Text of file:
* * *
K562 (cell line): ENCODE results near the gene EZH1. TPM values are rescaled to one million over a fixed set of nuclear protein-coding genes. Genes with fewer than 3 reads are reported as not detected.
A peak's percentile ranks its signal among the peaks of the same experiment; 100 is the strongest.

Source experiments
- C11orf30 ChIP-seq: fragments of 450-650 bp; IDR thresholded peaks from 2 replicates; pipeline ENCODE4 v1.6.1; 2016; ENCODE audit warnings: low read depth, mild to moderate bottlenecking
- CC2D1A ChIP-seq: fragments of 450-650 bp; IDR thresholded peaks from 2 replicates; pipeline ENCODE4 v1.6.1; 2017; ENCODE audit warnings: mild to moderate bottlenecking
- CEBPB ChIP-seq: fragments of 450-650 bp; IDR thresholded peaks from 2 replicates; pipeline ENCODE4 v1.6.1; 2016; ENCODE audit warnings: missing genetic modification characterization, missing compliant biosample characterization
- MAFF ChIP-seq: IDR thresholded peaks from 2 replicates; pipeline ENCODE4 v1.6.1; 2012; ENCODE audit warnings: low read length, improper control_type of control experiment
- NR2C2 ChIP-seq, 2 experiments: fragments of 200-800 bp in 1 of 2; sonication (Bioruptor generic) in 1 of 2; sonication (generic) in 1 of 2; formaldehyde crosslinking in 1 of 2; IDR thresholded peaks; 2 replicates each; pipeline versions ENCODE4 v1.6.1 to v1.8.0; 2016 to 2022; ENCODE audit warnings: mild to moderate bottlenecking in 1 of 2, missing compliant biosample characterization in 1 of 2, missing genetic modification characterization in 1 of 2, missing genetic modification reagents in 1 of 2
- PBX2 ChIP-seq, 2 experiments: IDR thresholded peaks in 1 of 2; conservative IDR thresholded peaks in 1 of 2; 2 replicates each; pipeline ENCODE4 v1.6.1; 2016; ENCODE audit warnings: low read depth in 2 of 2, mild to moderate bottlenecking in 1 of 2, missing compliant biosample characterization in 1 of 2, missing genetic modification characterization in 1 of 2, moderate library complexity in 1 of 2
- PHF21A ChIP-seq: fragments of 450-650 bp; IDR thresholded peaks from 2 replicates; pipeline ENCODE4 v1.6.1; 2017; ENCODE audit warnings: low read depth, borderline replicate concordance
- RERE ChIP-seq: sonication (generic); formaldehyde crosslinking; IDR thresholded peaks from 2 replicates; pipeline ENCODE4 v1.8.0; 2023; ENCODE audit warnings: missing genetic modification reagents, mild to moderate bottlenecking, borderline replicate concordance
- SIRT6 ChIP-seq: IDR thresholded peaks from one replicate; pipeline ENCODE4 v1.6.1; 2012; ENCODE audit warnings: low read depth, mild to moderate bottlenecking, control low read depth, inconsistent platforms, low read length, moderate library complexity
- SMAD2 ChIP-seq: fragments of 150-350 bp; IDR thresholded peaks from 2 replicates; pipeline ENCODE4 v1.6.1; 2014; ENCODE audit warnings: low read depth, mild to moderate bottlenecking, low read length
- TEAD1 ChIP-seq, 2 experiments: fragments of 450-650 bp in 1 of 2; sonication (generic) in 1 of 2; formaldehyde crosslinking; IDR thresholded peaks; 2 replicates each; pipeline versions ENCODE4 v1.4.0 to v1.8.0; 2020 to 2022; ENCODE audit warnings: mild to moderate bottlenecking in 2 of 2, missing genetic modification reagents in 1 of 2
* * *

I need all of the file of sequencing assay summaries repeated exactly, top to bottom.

K562 (cell line): ENCODE results near the gene EZH1. TPM values are rescaled to one million over a fixed set of nuclear protein-coding genes. Genes with fewer than 3 reads are reported as not detected.
A peak's percentile ranks its signal among the peaks of the same experiment; 100 is the strongest.

Source experiments
- C11orf30 ChIP-seq: fragments of 450-650 bp; IDR thresholded peaks from 2 replicates; pipeline ENCODE4 v1.6.1; 2016; ENCODE audit warnings: low read depth, mild to moderate bottlenecking
- CC2D1A ChIP-seq: fragments of 450-650 bp; IDR thresholded peaks from 2 replicates; pipeline ENCODE4 v1.6.1; 2017; ENCODE audit warnings: mild to moderate bottlenecking
- CEBPB ChIP-seq: fragments of 450-650 bp; IDR thresholded peaks from 2 replicates; pipeline ENCODE4 v1.6.1; 2016; ENCODE audit warnings: missing genetic modification characterization, missing compliant biosample characterization
- MAFF ChIP-seq: IDR thresholded peaks from 2 replicates; pipeline ENCODE4 v1.6.1; 2012; ENCODE audit warnings: low read length, improper control_type of control experiment
- NR2C2 ChIP-seq, 2 experiments: fragments of 200-800 bp in 1 of 2; sonication (Bioruptor generic) in 1 of 2; sonication (generic) in 1 of 2; formaldehyde crosslinking in 1 of 2; IDR thresholded peaks; 2 replicates each; pipeline versions ENCODE4 v1.6.1 to v1.8.0; 2016 to 2022; ENCODE audit warnings: mild to moderate bottlenecking in 1 of 2, missing compliant biosample characterization in 1 of 2, missing genetic modification characterization in 1 of 2, missing genetic modification reagents in 1 of 2
- PBX2 ChIP-seq, 2 experiments: IDR thresholded peaks in 1 of 2; conservative IDR thresholded peaks in 1 of 2; 2 replicates each; pipeline ENCODE4 v1.6.1; 2016; ENCODE audit warnings: low read depth in 2 of 2, mild to moderate bottlenecking in 1 of 2, missing compliant biosample characterization in 1 of 2, missing genetic modification characterization in 1 of 2, moderate library complexity in 1 of 2
- PHF21A ChIP-seq: fragments of 450-650 bp; IDR thresholded peaks from 2 replicates; pipeline ENCODE4 v1.6.1; 2017; ENCODE audit warnings: low read depth, borderline replicate concordance
- RERE ChIP-seq: sonication (generic); formaldehyde crosslinking; IDR thresholded peaks from 2 replicates; pipeline ENCODE4 v1.8.0; 2023; ENCODE audit warnings: missing genetic modification reagents, mild to moderate bottlenecking, borderline replicate concordance
- SIRT6 ChIP-seq: IDR thresholded peaks from one replicate; pipeline ENCODE4 v1.6.1; 2012; ENCODE audit warnings: low read depth, mild to moderate bottlenecking, control low read depth, inconsistent platforms, low read length, moderate library complexity
- SMAD2 ChIP-seq: fragments of 150-350 bp; IDR thresholded peaks from 2 replicates; pipeline ENCODE4 v1.6.1; 2014; ENCODE audit warnings: low read depth, mild to moderate bottlenecking, low read length
- TEAD1 ChIP-seq, 2 experiments: fragments of 450-650 bp in 1 of 2; sonication (generic) in 1 of 2; formaldehyde crosslinking; IDR thresholded peaks; 2 replicates each; pipeline versions ENCODE4 v1.4.0 to v1.8.0; 2020 to 2022; ENCODE audit warnings: mild to moderate bottlenecking in 2 of 2, missing genetic modification reagents in 1 of 2